• While true, it is also key to see that the Anti-Federalist were actually for something as well

General Characteristics of Anti-Federalist thought

  1. Anti-Feds were for conserving the status quo- no wholesome changes to Articles of Confederation
  2. Anti-Feds were for a union, but a very different kind of union that the one proposed under the Constitution
  3. Anti-Feds were for the bulk of governments power to reside with "small republics" (think States)

Anti-Federalist were Conservatives

  • Anti-Federalists knew that the AOC was lacking, but believed that it only needed to be tweaked or adjusted in a minor way

  • Anti-Federalists saw themselves as the true conservators of "federalism" which they thought was a confederal

Which is the best system?

  1. Confederal- A system where the parts are united into a whole, but the bulk of power resides with the parts (compact of states theory)
  2. Federal- union represents a mix of power between parts and whole (Federalist 39)
  3. National- a union which results in a power residing at the whole (thus eliminating the parts)

What bothered the Anti-Federalists about the Constitution?

  1. The consolidating aspect of the Constitution shifting the bulk of power to the new central government
    • Seen as a threat to State sovereignty
  1. The power possessed by this new central government
    • Would lead to despotism

Why was this perceived consolidation so bad?

A: Because they thought that this consolidation of power at the national level would effectively eliminate the state power (Federalist 39)

Why was it so important for the Anti-Federalists that the States maintain political supremacy?

A: Because they thought that there was an essential connection between (1) state, power and (2)individual liberty

What characteristic did the States have that made this possible?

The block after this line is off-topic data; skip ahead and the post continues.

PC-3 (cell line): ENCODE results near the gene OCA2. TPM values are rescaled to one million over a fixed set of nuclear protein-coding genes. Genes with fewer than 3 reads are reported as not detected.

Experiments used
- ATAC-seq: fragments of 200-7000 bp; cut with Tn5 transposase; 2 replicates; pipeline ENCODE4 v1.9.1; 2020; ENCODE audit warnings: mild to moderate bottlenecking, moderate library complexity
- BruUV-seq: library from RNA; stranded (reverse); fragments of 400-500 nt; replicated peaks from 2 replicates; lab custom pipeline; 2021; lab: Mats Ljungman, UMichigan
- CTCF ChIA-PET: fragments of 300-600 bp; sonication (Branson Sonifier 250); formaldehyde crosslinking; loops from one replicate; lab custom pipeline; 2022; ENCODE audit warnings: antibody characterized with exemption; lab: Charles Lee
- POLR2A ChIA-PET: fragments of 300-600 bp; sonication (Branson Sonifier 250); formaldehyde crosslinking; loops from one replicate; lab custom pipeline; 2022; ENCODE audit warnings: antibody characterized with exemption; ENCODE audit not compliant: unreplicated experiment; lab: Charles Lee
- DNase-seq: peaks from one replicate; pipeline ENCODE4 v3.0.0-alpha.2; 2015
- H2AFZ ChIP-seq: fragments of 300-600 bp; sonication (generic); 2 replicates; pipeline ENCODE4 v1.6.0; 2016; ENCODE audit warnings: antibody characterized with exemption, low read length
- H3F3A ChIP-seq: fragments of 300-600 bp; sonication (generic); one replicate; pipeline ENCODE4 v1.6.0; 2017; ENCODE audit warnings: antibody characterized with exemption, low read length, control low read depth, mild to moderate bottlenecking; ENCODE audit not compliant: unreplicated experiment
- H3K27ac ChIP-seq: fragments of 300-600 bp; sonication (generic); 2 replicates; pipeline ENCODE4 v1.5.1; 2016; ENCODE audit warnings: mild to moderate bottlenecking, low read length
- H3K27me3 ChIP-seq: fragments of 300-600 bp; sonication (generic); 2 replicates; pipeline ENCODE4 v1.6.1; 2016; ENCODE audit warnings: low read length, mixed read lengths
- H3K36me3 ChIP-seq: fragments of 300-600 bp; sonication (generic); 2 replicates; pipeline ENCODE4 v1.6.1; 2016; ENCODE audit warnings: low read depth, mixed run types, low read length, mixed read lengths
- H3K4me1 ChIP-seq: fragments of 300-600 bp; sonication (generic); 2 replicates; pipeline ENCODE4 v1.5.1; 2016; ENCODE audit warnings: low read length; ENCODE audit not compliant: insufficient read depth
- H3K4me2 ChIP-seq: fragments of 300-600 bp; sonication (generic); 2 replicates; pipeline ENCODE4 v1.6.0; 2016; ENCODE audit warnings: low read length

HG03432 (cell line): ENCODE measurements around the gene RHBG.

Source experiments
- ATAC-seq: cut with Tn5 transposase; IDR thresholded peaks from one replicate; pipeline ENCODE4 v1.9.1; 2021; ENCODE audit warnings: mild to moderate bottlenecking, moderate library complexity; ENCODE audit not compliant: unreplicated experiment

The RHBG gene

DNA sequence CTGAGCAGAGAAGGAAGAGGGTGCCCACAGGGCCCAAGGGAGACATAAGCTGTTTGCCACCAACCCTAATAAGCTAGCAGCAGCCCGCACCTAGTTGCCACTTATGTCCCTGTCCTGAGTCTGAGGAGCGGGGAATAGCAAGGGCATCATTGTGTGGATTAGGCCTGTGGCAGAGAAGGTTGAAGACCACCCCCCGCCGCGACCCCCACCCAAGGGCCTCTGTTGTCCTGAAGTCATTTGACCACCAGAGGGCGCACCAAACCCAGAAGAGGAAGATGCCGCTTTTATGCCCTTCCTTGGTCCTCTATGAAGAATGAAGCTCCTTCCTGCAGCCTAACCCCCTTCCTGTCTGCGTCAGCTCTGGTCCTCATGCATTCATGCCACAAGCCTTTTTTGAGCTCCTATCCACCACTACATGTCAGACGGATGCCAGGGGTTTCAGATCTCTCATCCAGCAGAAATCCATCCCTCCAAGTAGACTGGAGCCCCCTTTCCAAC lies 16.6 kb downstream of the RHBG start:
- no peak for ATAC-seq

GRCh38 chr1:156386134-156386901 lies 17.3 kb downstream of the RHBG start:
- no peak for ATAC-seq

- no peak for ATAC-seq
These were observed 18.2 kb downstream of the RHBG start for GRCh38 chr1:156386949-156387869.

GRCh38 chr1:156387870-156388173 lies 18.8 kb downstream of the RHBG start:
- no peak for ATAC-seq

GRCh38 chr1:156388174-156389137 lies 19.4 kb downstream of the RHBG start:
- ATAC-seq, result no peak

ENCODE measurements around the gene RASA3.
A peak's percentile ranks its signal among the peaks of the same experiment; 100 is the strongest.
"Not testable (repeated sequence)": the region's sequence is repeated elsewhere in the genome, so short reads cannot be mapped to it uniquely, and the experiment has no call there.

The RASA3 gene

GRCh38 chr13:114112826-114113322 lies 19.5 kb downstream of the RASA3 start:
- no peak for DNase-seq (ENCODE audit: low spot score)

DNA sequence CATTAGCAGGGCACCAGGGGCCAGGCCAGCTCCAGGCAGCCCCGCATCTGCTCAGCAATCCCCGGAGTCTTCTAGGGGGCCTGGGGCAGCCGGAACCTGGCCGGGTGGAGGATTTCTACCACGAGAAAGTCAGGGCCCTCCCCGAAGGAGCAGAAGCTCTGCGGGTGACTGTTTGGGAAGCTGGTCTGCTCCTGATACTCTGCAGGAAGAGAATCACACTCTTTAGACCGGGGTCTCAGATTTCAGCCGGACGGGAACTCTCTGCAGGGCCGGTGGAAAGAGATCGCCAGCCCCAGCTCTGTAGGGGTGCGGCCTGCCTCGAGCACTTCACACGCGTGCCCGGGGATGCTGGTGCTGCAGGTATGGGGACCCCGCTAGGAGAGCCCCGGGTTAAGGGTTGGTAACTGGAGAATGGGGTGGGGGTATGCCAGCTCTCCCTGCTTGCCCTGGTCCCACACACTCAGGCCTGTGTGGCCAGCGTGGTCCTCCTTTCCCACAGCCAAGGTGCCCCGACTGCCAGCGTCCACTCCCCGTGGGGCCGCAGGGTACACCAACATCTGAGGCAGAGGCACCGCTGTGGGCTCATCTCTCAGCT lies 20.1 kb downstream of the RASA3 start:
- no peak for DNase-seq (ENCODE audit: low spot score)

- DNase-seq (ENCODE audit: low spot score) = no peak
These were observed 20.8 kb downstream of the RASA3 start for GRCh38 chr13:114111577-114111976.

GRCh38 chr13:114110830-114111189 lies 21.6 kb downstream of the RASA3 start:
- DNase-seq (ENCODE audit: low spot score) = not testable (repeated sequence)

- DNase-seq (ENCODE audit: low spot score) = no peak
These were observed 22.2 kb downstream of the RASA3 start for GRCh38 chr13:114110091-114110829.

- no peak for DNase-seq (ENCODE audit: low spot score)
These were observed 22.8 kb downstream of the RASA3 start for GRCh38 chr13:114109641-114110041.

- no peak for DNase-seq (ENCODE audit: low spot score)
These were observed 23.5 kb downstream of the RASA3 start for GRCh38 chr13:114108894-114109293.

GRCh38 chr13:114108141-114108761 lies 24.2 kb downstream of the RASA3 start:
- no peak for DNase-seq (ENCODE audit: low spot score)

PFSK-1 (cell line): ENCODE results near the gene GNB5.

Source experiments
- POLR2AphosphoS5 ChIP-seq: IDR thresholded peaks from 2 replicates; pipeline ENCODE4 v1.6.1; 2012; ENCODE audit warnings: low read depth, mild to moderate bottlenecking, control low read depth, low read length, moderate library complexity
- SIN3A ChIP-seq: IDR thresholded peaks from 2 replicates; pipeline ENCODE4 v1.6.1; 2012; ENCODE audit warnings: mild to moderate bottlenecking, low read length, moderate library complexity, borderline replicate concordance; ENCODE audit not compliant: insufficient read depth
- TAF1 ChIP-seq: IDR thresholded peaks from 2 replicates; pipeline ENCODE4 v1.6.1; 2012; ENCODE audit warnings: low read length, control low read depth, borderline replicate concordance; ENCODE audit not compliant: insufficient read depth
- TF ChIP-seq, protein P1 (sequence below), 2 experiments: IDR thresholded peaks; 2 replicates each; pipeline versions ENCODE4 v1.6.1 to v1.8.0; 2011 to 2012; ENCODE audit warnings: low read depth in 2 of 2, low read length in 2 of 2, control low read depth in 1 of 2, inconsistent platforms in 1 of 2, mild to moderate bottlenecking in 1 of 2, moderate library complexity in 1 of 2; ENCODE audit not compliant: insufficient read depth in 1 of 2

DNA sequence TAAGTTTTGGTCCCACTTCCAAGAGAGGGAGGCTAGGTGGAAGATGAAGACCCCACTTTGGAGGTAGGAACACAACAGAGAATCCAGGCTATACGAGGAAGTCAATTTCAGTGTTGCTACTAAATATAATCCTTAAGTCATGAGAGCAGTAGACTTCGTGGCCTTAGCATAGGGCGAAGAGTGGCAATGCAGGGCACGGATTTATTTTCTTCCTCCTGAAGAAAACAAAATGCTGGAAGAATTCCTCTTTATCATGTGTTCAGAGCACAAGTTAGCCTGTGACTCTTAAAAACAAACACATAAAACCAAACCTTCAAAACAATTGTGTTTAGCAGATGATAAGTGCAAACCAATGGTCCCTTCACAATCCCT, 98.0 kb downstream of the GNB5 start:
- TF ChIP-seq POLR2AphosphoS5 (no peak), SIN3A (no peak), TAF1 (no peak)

A: They were small. This is why Anti-Federalists are called "small republic" people

  • Anti-Federalists believed that a small republic (again, think primacy of the States) was necessary to promote free societies

Perceived Benefits of a small republic

  1. Voluntary attachment of the people to the government and its laws
  2. Effective representation
  3. Formation of virtuous citizens

Federalists reply…

Large republics work better

  • They do a better job of protecting people's liberties
  • Better representation will be gained in larger republics

(Federalist 9 & 10)

What about the fact that this new central government would be so powerful?

Anti-Federalists looked at this new government as a monster Leading to despotism


  • Supremacy Clause of Article IV
  • Necessary and Proper Clause of Article I
  • Article II in general

Federalist Respond…

  1. We've already seen where weak government led us..
  2. Means/Ends argument justifying greater governmental power (Federalist 23 & 25)

Federalist 23

An energetic government raises three questions:

  1. What objects are to be provided for by a federal government?
  2. What quantity of power is necessary to achieve these ends?
  3. To whom will that power be entrusted?
    • This starts in Federalist 52


Anti-Federalists lost because they had weaker arguments

But it was not a total loss because they got the Bill of Rights

Anti-Federalists thought endured beyond 1789 in two lingering issues

  1. Attachments to small republics (compact of states theory)
  2. Fear of royal prerogative (Article III)